The Democrats think that climate change is going to be a winning issue for them in 2014—and, if they handle it correctly, this could be a winning issue for the Republicans.
You know, nothing comes out of the Obama White House by mistake. Everything is planned, analyzed, and focus group-tested.
Last June when President Obama presented his Climate Action Plan at Georgetown University, some environmentalists hailed it. In response, Frances Beinecke, the then-president of the Natural Resources Defense Council, said: “The president nailed it.” The Huffington post reported that some environmental groups were wary that “Obama would follow through on the ambitious goals he laid out. Bill Snape of the Center for Biological Diversity described it as too little, too late.”
But, environmentalists haven’t been “thrilled with the administration’s record.” In January, 18 groups sent Obama a strongly worded letter telling him that he “needs to address climate change more aggressively.”
Obviously, Obama heard the complaints—making clear which group of constituents holds sway: billionaire environmentalist donors who believe Democrats have wavered on climate issues rather than the economically hard-hit middle class he claims to champion.
Earlier this month, the Obama Administration announced the creation of 7 “climate hubs”—which the New York Times called: “a limited step” but said it “is part of a broader campaign by the administration to advance climate policy wherever possible with executive authority.” It is unclear what these “hubs” are or will do, but the stated goal is “to help farmers and rural communities respond to the risks of climate change, including drought, invasive pests, fires and floods.”
Washington Examiner columnist Ron Arnold calls the new hubs “propaganda spigots” and cites Steven Wilmeth, a southern New Mexico rancher, who said: “It’s another one of those ‘I’m from the government and I’m here to help’ deals. All I can say is, ‘Don’t help me.’ We hear the talk, but they’re not telling us what regulatory burdens these climate hubs will add to the overwhelming load we already carry.”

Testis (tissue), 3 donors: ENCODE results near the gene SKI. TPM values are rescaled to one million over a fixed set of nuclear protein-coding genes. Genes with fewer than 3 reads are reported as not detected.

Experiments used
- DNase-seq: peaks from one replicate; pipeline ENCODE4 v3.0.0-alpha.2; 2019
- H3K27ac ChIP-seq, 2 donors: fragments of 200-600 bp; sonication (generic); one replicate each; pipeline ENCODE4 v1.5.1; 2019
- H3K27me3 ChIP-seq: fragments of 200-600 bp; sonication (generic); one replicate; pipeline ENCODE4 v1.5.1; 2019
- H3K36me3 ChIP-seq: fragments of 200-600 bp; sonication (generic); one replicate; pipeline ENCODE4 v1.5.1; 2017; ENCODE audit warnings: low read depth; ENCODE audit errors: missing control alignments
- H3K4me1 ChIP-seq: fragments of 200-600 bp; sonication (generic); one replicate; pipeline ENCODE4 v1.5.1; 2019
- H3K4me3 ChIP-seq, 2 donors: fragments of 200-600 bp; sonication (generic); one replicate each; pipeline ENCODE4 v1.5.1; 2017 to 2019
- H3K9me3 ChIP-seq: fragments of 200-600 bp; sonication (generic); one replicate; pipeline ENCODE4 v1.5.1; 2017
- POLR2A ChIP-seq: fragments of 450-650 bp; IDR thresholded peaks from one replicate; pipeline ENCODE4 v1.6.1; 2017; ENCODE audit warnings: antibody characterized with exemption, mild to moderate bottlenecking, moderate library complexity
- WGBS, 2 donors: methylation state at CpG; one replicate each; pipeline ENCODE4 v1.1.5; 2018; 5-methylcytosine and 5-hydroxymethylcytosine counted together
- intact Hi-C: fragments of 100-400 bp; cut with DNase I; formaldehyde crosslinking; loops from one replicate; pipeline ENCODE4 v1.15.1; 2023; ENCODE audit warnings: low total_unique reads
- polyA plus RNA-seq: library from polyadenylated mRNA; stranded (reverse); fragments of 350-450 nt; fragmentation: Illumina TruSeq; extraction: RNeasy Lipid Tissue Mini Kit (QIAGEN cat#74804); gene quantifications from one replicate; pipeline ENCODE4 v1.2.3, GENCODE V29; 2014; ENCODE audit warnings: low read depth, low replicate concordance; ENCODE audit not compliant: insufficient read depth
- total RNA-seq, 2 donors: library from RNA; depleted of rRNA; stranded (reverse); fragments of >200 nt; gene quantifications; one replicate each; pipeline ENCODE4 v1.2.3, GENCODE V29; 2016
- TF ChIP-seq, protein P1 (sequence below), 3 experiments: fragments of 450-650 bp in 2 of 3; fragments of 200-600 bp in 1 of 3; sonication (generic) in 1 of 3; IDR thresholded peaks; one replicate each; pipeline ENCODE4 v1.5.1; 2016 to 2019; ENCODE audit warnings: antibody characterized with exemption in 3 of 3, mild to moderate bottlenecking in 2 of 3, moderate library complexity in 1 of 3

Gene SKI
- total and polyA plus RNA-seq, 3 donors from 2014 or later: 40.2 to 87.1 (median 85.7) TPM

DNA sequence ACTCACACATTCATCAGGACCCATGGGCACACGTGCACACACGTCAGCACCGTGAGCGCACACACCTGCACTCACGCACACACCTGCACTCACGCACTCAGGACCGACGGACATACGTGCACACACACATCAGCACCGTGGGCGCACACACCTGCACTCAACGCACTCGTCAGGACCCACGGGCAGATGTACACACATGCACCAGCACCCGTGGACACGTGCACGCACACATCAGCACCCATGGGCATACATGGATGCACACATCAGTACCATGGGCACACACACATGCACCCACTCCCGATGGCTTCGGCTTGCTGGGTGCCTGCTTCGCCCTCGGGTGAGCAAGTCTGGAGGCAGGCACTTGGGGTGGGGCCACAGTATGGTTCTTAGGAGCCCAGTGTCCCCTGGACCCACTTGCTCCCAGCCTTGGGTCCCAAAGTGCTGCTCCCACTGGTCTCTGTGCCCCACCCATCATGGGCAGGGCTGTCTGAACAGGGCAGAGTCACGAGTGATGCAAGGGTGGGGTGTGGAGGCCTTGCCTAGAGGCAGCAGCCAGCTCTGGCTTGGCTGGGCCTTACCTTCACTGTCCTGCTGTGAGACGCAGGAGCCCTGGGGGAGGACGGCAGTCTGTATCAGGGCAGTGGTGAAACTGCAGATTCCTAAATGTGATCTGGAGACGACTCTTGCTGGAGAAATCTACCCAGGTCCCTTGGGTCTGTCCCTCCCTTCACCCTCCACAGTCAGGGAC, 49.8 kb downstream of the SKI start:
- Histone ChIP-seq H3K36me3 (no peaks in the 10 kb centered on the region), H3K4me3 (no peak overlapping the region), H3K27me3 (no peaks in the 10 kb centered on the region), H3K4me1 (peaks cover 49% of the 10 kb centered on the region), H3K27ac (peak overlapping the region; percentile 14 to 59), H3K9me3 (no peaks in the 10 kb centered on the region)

Then on February 14, President Obama announced a new $1 billion “climate resilience fund” that “would go to research on the projected impacts of climate change, help communities prepare for climate change’s effects and fund ‘breakthrough technologies and resilient infrastructure.’”
In the Washington Post, Ed Rogers called the proposal “tired and unimaginative”—“part of a cookie cutter approach to our problems: It’s called the billion-dollar give away.”
Secretary of State John Kerry has received a lot of attention for his February 16 fear-mongering comments (reported to be the “first of what is to be a series of speeches on the topic this year”) in Indonesia, during which he called climate change a “weapon of mass destruction”—the “world’s most fearsome.” He told the students, civic leaders, and government officials gathered at the U.S. funded American Center: “Because of climate change, it’s no secret that today Indonesia is…one of the most vulnerable countries on Earth. It’s not an exaggeration to say that the entire way of life that you live and love is at risk.” He then, according to CNN, announced “$332 million in funding through the Green Prosperity program to help Indonesia tackle unsustainable deforestation and support clean-energy projects.”
Kerry also derided scientists and citizens, who challenge global warming’s scientific validity: “We should not allow a tiny minority of shoddy scientists and science and extreme ideologues to compete with scientific facts. The science is unequivocal, and those who refuse to believe it are simply burying their heads in the sand. We don’t have time for a meeting anywhere of the Flat Earth Society.”
HotAir.com’s Ed Morrissey responded: “The demand to stop asking questions and testing the theory isn’t science-based; it’s political. The more that politicians demand that people stop questioning their use of the hypotheses of AGW for their preferred policies of top-down control of energy production, the more obvious those politics become.”
James H. Rust, retired Georgia Tech engineering professor, told me: “I take great offense to the Secretary of State of the United States berating his citizens on a foreign soil. I recall no such incidents occurring in the past.” He added: “Kerry’s remarks are a political attempt to convince the American people to adopt policies to reduce fossil fuel use and lead the world on introducing a world-wide protocol similar to the expired Kyoto Treaty.” Regarding Kerry calling climate change “the world’s most fearsome weapon of mass destruction,” Rust quipped: “Can his memory be so short not to remember the thousands who have died due to the war on terror that stretches back to at least 1983 when 241 marines were killed in a Lebanon barracks; trillions of tax dollars spent on a war that is nowhere near finished?”
On February 17, the New York Times (NYT) reported that billionaire Obama donor Tom Steyer plans to spend as much as $100 million during the 2014 election cycle to “pressure federal and state officials to enact climate change measures through a hard-edge campaign of attack ads against governors and lawmakers.” Steyer has been critical of Democrats who waver on climate issues. The NYT reports that Steyer’s new fundraising push “signals a shift within the environmental movement, as donors—frustrated that neither Democratic nor Republican officials are willing to prioritize climate change measures—shift their money from philanthropy and education into campaign vehicles designed to win elections.”